In a case that may have implications for the treatment of prisoners worldwide, a Belgian sex offender was granted a "right to die" via assisted suicide.
Serving a life sentence, 50 year old Frank Van Den Bleeken, who was convicted in the 1980's of rape and murder, argued he will never be freed. After a three year legal battle, Van Den Bleeken will be allowed to have doctors end his life in a landmark ruling. Since the assisted dying law was introduced by Belgium 12 years ago, this ruling is the first involving a prisoner, and Van Den Bleeken will be transported to a hospital where the procedure to end his life will be carried out.
Citing "unbearable psychological anguish," Van Den Bleeken began requesting euthanasia in 2011. However, Belgium's Federal Euthanasia Commission did not want to agree to such a measure without first considering every possible treatment option.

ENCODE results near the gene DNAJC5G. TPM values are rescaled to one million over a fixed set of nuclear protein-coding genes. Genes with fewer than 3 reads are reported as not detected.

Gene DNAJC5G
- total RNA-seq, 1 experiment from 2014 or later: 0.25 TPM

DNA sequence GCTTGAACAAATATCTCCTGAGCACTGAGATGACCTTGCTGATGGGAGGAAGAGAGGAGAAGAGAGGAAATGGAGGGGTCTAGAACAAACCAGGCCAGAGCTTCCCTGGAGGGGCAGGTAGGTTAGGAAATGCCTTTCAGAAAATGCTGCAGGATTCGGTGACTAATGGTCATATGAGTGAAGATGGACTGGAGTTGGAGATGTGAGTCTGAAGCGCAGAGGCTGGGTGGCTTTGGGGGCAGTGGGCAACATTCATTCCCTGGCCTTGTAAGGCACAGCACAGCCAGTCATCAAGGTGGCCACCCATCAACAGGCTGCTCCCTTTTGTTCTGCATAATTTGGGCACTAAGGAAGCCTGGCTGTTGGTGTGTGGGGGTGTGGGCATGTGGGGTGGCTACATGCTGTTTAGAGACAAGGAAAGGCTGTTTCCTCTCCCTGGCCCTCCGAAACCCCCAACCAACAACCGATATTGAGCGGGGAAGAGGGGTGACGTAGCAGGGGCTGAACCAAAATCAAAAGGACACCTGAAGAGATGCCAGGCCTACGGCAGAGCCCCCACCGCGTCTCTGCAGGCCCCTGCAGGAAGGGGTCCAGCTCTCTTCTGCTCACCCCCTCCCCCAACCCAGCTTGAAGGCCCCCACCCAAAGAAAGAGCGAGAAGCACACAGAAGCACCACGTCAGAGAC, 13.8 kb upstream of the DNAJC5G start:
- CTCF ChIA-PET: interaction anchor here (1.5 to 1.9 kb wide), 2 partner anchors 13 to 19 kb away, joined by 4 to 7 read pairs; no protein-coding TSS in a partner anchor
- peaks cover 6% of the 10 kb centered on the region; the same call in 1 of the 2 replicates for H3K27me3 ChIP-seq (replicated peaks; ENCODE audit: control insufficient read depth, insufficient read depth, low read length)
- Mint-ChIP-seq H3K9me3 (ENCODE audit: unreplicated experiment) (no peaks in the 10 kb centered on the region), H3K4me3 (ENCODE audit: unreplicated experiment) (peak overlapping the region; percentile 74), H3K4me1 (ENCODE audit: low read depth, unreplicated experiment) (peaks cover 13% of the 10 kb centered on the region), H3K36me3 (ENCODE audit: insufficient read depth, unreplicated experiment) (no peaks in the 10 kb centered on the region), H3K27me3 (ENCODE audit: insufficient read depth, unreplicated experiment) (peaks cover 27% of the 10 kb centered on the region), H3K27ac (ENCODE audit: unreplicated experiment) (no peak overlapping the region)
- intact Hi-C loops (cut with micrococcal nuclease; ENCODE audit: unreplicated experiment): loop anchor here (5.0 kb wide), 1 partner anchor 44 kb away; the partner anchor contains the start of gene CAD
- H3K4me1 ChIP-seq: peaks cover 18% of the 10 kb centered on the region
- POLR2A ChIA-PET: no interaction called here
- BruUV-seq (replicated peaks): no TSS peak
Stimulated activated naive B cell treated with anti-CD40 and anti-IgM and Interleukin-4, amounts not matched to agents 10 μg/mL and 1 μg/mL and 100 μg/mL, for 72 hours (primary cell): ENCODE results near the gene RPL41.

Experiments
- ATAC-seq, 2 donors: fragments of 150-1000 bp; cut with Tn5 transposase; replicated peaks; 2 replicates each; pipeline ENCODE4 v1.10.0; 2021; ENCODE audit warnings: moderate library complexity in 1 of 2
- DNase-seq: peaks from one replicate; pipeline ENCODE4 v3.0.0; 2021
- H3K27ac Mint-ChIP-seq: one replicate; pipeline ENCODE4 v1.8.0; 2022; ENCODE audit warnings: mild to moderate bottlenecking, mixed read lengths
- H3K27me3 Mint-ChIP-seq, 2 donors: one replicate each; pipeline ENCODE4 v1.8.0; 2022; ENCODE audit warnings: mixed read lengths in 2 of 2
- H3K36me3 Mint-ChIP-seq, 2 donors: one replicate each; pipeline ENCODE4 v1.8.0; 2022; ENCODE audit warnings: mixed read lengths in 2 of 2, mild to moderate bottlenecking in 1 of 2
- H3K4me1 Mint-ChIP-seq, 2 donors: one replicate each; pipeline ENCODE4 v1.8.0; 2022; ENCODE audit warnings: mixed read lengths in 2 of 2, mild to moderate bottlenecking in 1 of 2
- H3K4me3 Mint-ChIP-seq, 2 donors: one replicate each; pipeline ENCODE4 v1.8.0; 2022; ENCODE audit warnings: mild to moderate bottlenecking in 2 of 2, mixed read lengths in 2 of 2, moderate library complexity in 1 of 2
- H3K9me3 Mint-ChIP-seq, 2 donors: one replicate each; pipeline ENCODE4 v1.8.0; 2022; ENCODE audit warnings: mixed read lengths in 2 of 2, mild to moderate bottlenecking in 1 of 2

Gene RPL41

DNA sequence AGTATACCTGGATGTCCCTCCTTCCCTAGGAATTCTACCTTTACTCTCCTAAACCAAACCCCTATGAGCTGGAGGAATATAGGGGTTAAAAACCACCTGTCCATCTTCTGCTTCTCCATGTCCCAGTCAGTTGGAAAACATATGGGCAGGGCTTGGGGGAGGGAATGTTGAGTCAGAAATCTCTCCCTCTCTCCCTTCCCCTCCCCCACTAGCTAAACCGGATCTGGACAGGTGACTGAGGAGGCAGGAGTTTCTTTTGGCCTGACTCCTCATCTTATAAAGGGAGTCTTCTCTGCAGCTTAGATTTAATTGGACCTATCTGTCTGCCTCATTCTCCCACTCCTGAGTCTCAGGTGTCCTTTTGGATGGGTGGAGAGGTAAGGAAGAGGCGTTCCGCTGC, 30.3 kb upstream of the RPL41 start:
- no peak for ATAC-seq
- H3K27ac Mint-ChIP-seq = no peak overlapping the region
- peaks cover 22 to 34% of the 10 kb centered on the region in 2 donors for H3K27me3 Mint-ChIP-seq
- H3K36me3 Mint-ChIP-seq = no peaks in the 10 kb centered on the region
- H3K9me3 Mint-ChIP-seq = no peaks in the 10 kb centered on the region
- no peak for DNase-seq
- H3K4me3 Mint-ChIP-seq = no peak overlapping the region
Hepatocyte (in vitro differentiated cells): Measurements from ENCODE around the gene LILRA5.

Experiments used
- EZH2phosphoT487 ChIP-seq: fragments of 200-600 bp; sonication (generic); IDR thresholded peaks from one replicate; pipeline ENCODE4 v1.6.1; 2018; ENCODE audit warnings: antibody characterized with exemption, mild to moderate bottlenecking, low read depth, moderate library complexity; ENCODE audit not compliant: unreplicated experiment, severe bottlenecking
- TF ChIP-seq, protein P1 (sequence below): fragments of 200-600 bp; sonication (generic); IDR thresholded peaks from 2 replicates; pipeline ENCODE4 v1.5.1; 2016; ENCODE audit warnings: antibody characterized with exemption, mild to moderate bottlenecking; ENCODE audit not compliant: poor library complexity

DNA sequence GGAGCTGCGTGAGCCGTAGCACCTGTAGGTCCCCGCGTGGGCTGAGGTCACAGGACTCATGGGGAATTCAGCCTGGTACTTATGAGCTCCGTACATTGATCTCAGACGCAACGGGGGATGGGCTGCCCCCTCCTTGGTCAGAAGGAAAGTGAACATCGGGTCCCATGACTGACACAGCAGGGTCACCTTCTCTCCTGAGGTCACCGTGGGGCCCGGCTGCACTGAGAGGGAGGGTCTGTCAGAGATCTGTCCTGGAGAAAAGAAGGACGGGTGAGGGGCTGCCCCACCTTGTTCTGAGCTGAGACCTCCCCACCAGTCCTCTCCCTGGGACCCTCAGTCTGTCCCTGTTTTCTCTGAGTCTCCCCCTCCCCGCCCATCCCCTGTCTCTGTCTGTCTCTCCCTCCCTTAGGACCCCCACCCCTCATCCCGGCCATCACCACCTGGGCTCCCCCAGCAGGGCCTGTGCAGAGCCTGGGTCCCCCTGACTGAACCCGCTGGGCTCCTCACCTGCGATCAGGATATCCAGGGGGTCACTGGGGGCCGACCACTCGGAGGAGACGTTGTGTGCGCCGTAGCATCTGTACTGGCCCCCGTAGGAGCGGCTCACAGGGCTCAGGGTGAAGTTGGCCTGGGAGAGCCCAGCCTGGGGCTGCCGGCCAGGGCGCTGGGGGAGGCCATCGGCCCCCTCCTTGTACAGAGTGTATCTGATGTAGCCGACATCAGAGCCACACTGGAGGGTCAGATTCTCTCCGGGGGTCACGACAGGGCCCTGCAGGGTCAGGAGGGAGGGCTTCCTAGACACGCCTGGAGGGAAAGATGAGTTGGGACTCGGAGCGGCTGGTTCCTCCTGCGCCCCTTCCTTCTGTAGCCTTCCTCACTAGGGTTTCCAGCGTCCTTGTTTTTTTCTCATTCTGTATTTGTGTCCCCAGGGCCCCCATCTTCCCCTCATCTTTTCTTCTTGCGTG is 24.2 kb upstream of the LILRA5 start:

While euthanasia cases have risen each year since the Commission's inception in 2002, most cases are now uncontroversial, usually concerning elderly and terminally ill patients. But ground is being broken as a prisoner has been granted this "ultimate gesture of humanity." In addition to prisoners, coverage of this legislation has now been extended to cover children who are terminally ill. These laws do not go without their critics.
In January 2013, 45-year-old identical twins Marc and Eddy Verbessem, who were deaf and then learned they would go blind due to a genetic disorder, opted for euthanasia. In October of 2013, Nathan Verhelst, a transsexual who had several failed sex change operations, asked to die.
Belgium senator Els Van Hoof called these cases deeply troubling, and although she was on the losing side of a vote lifting age restrictions on euthanasia -- she and others were able to alter the law to apply only to children who were terminally ill.